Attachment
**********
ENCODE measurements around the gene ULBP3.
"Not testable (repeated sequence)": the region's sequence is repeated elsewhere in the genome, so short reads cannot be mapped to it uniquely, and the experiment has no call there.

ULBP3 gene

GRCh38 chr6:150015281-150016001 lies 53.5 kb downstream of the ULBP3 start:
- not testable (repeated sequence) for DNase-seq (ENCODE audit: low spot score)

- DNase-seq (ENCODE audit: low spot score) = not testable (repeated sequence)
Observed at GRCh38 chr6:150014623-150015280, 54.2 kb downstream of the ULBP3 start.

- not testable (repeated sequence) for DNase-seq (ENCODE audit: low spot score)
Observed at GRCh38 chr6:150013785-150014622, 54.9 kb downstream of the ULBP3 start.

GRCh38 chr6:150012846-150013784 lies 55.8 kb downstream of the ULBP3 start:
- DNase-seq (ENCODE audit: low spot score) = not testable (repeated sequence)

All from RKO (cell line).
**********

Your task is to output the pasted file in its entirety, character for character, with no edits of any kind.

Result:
ENCODE measurements around the gene ULBP3.
"Not testable (repeated sequence)": the region's sequence is repeated elsewhere in the genome, so short reads cannot be mapped to it uniquely, and the experiment has no call there.

ULBP3 gene

GRCh38 chr6:150015281-150016001 lies 53.5 kb downstream of the ULBP3 start:
- not testable (repeated sequence) for DNase-seq (ENCODE audit: low spot score)

- DNase-seq (ENCODE audit: low spot score) = not testable (repeated sequence)
Observed at GRCh38 chr6:150014623-150015280, 54.2 kb downstream of the ULBP3 start.

- not testable (repeated sequence) for DNase-seq (ENCODE audit: low spot score)
Observed at GRCh38 chr6:150013785-150014622, 54.9 kb downstream of the ULBP3 start.

GRCh38 chr6:150012846-150013784 lies 55.8 kb downstream of the ULBP3 start:
- DNase-seq (ENCODE audit: low spot score) = not testable (repeated sequence)

All from RKO (cell line).